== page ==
👌 The perplexing remark in lines 5–6. The Hebrew is difficult not because it is “high level” or “elite vocabulary” 🤦. It is using expressions and imagery that are simply unrecognizable to readers of the Hebrew Bible, and the grammar seems ungrammatical. So where does a sleuth even begin❓As far as I could make heads 🐲 or tails 🐉 of it, the whole thing comes down to the word for “self” (נַפְשִׁי, which can mean “throat,” “body,” “will,” “self,” “life,” but never the Western “soul”). This word shows up between the verb for “knowing” (לֹא יָדַעְתִּי “I don’t know”) and the verb for “putting, making into” (שָׂמַתְּנִי “it puts me (into), makes me (into)” ), and readers cannot decide which one it goes with. Well, as far as I can make out, both need it!

First the beloved says something that means something like this: I don’t know myself, I lose sense of myself, I lose sense of my body, I lose control, and so on 😵‍💫 (לֹא יָדַעְתִּי נַפְשִׁי). You get the point. Over a lifetime of seedy sleuthing I’ve heard people claim this over and over again, that lovemaking can be like this. Heck in days of yore they compared it with dying 🪦, which sounds like overkill if you ask me. Me? I take my food for thought 🍟 with a grain of salt🧂. What does my doctor know about me and my heart anyway, right?

Anyway, next the beloved says that something “made me a chariot” 🚙. That something could be the will, sense of self, etc. Before the self was lost; now, it carries the beloved off. This is clever, see? Let me put this in grammatical terms for you. First, the “self” is the object of the sentence, the thing lost; then, it becomes the subject, a separate thing that does something to the beloved, putting him into a chariot or making him like one, and off he goes. Both together, losing oneself and being swept away, are images for the sensations of lovemaking.

By the way, don’t go getting your undies 🩲 in a twist 🥨 about this, ok? Qohelet separates between himself and his heart 🗣💙 all the time, and talks about his heart watching and learning like it’s not actually him. It’s no big deal, see? You see all types in my line of work, and talking about yourself like there are two of you is as common as the gemini in the sky 👯‍♂️ and twin brothers fighting each other 🤼.

If you are reading the Hebrew, maybe you want to know about the plural “chariots.” That we’ve got figured out too. In the Song the plural is used to represent luxury and magnificence (like 1:4 “chambers,” 1:17 “houses”).

OK, last but not least here is the final phrase, which means something like “my noble people.” Wait! Does your translation say “Amminadib”? This is just representing all the syllables of the two words as if they were a one-word name. This is a trick as old as the Septuagint, which does it all over the Bible. Unsure about the Hebrew? Make up a person! Total cop-out 🤦. So, remember the part about lovemaking being compared to dying? Well, chariots are represented as carrying off the dying — Elijah, anyone? (2 Kings 2) — and the word for “people” (עָם) is also used for dead ancestors and ancient kin, like that expression you probably heard, “was gathered unto his kin.” So the beloved is saying that, in his rapture, he is like carried off by the chariot of the dead kin, who of course are not dead dead, just after-life dead.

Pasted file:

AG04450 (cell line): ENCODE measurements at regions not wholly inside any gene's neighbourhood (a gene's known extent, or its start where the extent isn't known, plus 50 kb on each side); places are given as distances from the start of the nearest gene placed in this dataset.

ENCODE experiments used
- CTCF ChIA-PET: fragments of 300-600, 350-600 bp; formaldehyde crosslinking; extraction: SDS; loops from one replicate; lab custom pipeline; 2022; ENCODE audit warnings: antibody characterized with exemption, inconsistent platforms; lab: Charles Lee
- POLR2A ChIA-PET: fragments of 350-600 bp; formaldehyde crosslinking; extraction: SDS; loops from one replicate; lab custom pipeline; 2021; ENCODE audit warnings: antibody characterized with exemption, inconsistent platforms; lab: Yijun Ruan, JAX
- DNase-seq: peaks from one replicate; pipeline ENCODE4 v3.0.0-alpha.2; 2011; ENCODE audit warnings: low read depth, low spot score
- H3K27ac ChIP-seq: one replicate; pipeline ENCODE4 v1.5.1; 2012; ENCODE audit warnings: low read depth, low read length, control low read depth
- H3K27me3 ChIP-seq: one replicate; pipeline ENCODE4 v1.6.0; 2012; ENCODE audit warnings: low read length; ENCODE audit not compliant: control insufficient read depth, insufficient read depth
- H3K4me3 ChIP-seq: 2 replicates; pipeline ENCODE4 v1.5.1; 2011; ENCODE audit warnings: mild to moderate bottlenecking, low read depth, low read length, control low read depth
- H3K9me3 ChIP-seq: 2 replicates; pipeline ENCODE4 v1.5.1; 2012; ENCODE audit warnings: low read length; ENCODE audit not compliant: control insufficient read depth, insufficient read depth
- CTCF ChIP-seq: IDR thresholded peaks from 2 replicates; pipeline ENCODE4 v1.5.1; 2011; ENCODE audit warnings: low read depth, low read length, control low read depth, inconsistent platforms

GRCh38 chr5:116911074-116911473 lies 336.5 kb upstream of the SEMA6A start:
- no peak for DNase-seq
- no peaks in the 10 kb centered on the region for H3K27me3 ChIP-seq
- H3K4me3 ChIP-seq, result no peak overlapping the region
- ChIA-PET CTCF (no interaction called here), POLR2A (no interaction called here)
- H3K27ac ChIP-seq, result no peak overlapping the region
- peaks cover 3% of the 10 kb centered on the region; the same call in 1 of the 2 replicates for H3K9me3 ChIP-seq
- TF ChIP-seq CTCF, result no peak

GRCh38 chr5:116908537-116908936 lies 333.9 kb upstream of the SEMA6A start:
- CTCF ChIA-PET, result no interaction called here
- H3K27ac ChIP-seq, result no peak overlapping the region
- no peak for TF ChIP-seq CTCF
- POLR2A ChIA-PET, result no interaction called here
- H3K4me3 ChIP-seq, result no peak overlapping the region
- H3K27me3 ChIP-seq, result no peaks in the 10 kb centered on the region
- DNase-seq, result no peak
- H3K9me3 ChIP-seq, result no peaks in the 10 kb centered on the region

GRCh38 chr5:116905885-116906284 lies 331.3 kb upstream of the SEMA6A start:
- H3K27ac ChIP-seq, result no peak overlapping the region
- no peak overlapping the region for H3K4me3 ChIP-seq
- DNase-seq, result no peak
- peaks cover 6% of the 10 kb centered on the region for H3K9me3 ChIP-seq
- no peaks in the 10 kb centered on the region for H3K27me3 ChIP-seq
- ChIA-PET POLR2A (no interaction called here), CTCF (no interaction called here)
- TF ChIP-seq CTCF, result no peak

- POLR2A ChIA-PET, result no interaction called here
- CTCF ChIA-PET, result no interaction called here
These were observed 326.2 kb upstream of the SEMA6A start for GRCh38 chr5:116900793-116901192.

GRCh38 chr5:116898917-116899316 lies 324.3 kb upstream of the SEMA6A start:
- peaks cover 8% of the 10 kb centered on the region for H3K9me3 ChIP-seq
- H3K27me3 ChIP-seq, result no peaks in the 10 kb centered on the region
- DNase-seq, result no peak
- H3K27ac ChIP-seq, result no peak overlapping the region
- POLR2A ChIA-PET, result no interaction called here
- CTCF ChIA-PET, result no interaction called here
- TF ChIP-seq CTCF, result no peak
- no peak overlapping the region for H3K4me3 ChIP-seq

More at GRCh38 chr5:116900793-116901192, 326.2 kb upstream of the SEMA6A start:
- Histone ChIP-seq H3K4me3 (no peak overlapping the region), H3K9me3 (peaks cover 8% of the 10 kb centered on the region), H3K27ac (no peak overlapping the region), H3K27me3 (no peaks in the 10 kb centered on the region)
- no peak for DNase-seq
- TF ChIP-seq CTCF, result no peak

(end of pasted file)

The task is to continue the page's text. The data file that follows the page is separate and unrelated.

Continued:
⚠️ Wrinkle! because I always show my cards 🃏. Elijah’s chariot takes him up to the sky. The dead kin go underground. Right? Well, mixing up who goes where shows up in Qohelet too, another late work (see 3:21). Ideas can change over time, ok? No need to be stiff like cement about it.

👊 What’s in the name “the Shulamite”? Lines 7–10. Many times in the Song the lover calls her beloved “Solomon.” It’s not his actual name. It’s like calling him her “Prince Charming.” She signals how princely he is to her, how exquisite, in legendary terms. (A few times she refers to Solomon the legendary figure too.) Now as far as I can tell, the name “the shulamite” is constructed to be a match to Solomon (Shlomo), with a twist. You see, to be a match to him, she ought to be Solomona (Shlomit). The form of Shulamit, with the vowel -u-, gives the name a passive meaning, as if her being matched to him doesn’t just exist, but is a process, a response, something dynamic. He produces her being a match to him. I did some of my legendary digging for an English equivalent and came up with “Besolomoned.” I know, it’s clunkier than two left feet in a dance competition🕺🏼, but I don’t dance and I don’t compete. I’m just interested in the facts, and that’s how the name works, ok? The form matters, ok? Ok.